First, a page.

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'The JFK's the one'

November 17, 2006|by ANDREW MASON

Ian Torrence has run about as many miles at the JFK 50 Mile ultramarathon as he travels each year to get to the race, it almost seems.

Maybe one of these years, he'll reach his destination - the winner's circle in Williamsport.

"I'd love to win the race," said Torrence, 34, of Flagstaff, Ariz. "I want to win this race."

Torrence, one of more than 1,000 competitors entered in Saturday's 44th annual JFK 50 Mile, will be running the race for the 13th straight year - still searching for his first victory. The perennial top-10 finisher was the runner-up each of the last two years. His best time is 6 hours, 9 minutes and 27 seconds from his fourth-place finish in 1999.

"I'm eventually going to get it right," he said.

Torrence is one of the most prolific - and recognizable - ultrarunners in the U.S. He's won 48 of the 142 ultramarathons he's finished and has appeared in countless magazines, including once on the cover of Running Times.


"It's always an honor when Ian Torrence is at your starting line, not just at the JFK, but any ultra around the country," JFK director Mike Spinnler said. "When Ian Torrence is in your race, your race is better because of it. His resume is just phenomenal."

Torrence might cash all of it in for a victory at the JFK, America's oldest ultramarathon.

"The JFK's the one. Nothing else means the same to me," said Torrence, who grew up in Gaithersburg, Md. "I just fell in love with the JFK. It was my first ultra, it's close to home and it's just a great race with the quality of competition, the diversity of the course and the large number of competitors and spectators. And it's so well run."

None of the men's champions from the last seven years are entered for Saturday's race from Boonsboro to Williamsport - a route comprised of the Appalachian Trail, C&O Canal towpath and rolling paved roads.

"This year is a wide-open race," Torrence said. "There are a lot of fast guys, but no one ringer. It's going to be a great race, and it's going to be up for grabs.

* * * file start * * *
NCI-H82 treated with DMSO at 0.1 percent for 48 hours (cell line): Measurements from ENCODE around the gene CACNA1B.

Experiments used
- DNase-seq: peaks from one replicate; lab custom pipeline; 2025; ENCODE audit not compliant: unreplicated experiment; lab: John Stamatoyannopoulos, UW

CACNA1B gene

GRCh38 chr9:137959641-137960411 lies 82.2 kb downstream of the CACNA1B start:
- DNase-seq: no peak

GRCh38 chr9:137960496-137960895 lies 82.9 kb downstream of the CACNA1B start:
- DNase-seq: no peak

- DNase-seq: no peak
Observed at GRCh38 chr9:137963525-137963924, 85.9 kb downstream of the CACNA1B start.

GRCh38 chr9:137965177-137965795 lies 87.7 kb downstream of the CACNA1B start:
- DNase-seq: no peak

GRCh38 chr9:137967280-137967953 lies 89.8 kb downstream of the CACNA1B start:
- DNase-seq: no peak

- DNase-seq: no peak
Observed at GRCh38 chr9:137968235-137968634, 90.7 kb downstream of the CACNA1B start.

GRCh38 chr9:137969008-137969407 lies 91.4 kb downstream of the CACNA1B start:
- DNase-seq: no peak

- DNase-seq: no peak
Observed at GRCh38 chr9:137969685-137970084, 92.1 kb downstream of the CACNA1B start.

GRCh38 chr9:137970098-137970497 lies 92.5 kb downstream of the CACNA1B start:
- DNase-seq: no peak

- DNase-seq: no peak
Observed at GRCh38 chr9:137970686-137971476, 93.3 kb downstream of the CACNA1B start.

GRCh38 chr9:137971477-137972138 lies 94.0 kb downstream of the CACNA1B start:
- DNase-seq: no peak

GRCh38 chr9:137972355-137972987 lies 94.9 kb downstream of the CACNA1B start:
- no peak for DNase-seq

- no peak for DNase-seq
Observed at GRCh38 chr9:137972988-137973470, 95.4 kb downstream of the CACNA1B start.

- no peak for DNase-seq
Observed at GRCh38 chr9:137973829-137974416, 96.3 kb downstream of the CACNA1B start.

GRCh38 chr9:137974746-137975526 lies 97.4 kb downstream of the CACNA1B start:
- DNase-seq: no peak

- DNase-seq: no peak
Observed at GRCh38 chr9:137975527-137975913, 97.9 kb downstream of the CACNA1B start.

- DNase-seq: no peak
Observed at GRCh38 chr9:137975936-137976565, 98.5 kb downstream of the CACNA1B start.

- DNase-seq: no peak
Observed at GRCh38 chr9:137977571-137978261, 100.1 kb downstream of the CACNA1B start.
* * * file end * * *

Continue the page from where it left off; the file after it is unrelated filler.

"I'm just going to run as hard as I can, and I'm going to have fun doing it."

Other contenders

Torrence said if he had to pick a winner, it would be his close friend and Montrail teammate Hal Koerner, 30, of Ashland, Ore., last year's USATF 50-mile national trail champion.

"In many guys' eyes, Koerner is the favorite," Spinnler said. "He's as well-known in the ultra circuit as Barry Bonds is in major league baseball. He's a big-timer.

"I'm sure he sees the JFK as something missing from his resume as well."

It's two Masters runners making their ultramarathon debuts, however, who have Spinnler especially excited.

Mark Cucuzzella, 40, of Shepherdstown, W.Va., and John Piggott, 41, of Williamsburg, Va., are veteran road racers who have each run a pair of marathons in the low 2:30s this fall in preparation.

"It's always exciting for me when someone who isn't part of the ultra circuit steps in and sees where they measure up," Spinnler said. "If you can run 26 miles faster than them, chances are you can run 50 miles faster than them. But it's a different type of suffering."

Cucuzzella, an Air Force Reserve flight surgeon, could become the first Tri-State man to win the JFK since Spinnler, of Hagerstown, repeated as champion in 1983, and the first active-duty military runner to ever win.

No non-U.S. citizen has ever won the race, either. That also could change this year with Canadian Glen Redpath and Peter Kotland of the Czech Republic in the field for the first time.

Redpath, 41, ran 5:56 for 50 miles last year. The average winning JFK time over the last 10 years is 6:01.

Kotland, 34, ran 5:33 in a double-marathon (52.4 miles) in 1997.

"If he's even remotely close to that fitness, this Kotland fellow will be a dangerous guy," Spinnler said.

Spinnler, though, still seems to favor the pure marathoners.

"I can see the fast marathoners, Piggott and Cucuzzella, shadowing the trail specialists, Torrence and Koerner, across the mountains (through the first 15 miles on the Appalachian Trail) and then watching the race materialize on the towpath (over the next 26)," he said. "I can see a lot of lead changes."

That's why Torrence attacks early on the rocky trail.

"I run it like it's a 15-mile race," he said, laughing. "And then maybe those fast guys with the small ankles will twist their ankles trying to keep up."

First ladies

Last year, Anne Lundblad, of Asheville, N.C., shattered the women's course record by more than 21 minutes, winning in 6:29:42.

However, she's not back this year. Neither are any former champions or even anyone from last year's top five.

"There's nobody really of note this year. It's up for grabs," Spinnler said. "I wouldn't be surprised to see this being one of those years when 7:40 or 7:50 wins the race."

That could play into the hands of 50-year-old Barry Salisbury of Middletown, Md., who placed third three years ago in 7:57:08.

"She told me then that she was going to come back when she was 50 and take a shot at the 50-and-over record (8:13:30)," Spinnler said. "She's back for that, and she might get more than that."

In the end

Anything can happen in a 50-mile race.

"Some years, guys who aren't on anyone's short list, or long list, win the race," Spinnler said. "We'll see. That's why we line them up and run them.

"Fifty miles is a long way. It boils down to who has the best ability to suffer."

"I never know how I'm going to do until I'm running down that street in Williamsport," Torrence said.

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